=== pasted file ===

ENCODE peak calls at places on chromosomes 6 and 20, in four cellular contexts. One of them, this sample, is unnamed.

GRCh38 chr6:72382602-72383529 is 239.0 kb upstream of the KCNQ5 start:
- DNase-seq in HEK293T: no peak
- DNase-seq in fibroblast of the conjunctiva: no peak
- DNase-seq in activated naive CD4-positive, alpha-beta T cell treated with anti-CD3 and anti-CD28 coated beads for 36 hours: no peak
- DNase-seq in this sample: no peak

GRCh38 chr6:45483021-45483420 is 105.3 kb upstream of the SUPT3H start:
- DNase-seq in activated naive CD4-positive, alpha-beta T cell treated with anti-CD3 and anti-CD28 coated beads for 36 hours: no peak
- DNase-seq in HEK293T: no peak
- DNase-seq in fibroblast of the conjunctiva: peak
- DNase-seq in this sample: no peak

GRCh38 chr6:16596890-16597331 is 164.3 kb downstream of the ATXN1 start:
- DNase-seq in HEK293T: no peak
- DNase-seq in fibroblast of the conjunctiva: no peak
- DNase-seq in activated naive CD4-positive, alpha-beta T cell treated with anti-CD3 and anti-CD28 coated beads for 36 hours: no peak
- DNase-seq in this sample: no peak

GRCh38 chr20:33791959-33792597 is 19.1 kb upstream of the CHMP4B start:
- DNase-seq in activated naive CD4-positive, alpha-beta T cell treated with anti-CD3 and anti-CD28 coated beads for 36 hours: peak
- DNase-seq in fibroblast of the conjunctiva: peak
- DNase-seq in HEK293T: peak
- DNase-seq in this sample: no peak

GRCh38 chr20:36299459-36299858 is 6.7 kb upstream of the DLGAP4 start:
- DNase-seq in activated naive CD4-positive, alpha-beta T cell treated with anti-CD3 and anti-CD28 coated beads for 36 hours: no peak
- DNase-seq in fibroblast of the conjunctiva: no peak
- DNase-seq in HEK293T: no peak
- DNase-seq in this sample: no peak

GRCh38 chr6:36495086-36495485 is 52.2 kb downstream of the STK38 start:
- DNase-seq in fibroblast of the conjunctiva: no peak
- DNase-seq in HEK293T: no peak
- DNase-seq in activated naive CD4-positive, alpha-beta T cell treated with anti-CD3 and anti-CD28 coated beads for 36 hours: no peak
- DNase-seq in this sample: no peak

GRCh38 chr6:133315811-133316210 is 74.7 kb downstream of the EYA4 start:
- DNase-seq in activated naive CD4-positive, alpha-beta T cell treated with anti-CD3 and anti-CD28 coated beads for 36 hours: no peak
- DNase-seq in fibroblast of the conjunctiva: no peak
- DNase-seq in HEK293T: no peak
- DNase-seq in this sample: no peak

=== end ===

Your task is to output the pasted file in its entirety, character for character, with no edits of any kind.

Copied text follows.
ENCODE peak calls at places on chromosomes 6 and 20, in four cellular contexts. One of them, this sample, is unnamed.

GRCh38 chr6:72382602-72383529 is 239.0 kb upstream of the KCNQ5 start:
- DNase-seq in HEK293T: no peak
- DNase-seq in fibroblast of the conjunctiva: no peak
- DNase-seq in activated naive CD4-positive, alpha-beta T cell treated with anti-CD3 and anti-CD28 coated beads for 36 hours: no peak
- DNase-seq in this sample: no peak

GRCh38 chr6:45483021-45483420 is 105.3 kb upstream of the SUPT3H start:
- DNase-seq in activated naive CD4-positive, alpha-beta T cell treated with anti-CD3 and anti-CD28 coated beads for 36 hours: no peak
- DNase-seq in HEK293T: no peak
- DNase-seq in fibroblast of the conjunctiva: peak
- DNase-seq in this sample: no peak

GRCh38 chr6:16596890-16597331 is 164.3 kb downstream of the ATXN1 start:
- DNase-seq in HEK293T: no peak
- DNase-seq in fibroblast of the conjunctiva: no peak
- DNase-seq in activated naive CD4-positive, alpha-beta T cell treated with anti-CD3 and anti-CD28 coated beads for 36 hours: no peak
- DNase-seq in this sample: no peak

GRCh38 chr20:33791959-33792597 is 19.1 kb upstream of the CHMP4B start:
- DNase-seq in activated naive CD4-positive, alpha-beta T cell treated with anti-CD3 and anti-CD28 coated beads for 36 hours: peak
- DNase-seq in fibroblast of the conjunctiva: peak
- DNase-seq in HEK293T: peak
- DNase-seq in this sample: no peak

GRCh38 chr20:36299459-36299858 is 6.7 kb upstream of the DLGAP4 start:
- DNase-seq in activated naive CD4-positive, alpha-beta T cell treated with anti-CD3 and anti-CD28 coated beads for 36 hours: no peak
- DNase-seq in fibroblast of the conjunctiva: no peak
- DNase-seq in HEK293T: no peak
- DNase-seq in this sample: no peak

GRCh38 chr6:36495086-36495485 is 52.2 kb downstream of the STK38 start:
- DNase-seq in fibroblast of the conjunctiva: no peak
- DNase-seq in HEK293T: no peak
- DNase-seq in activated naive CD4-positive, alpha-beta T cell treated with anti-CD3 and anti-CD28 coated beads for 36 hours: no peak
- DNase-seq in this sample: no peak

GRCh38 chr6:133315811-133316210 is 74.7 kb downstream of the EYA4 start:
- DNase-seq in activated naive CD4-positive, alpha-beta T cell treated with anti-CD3 and anti-CD28 coated beads for 36 hours: no peak
- DNase-seq in fibroblast of the conjunctiva: no peak
- DNase-seq in HEK293T: no peak
- DNase-seq in this sample: no peak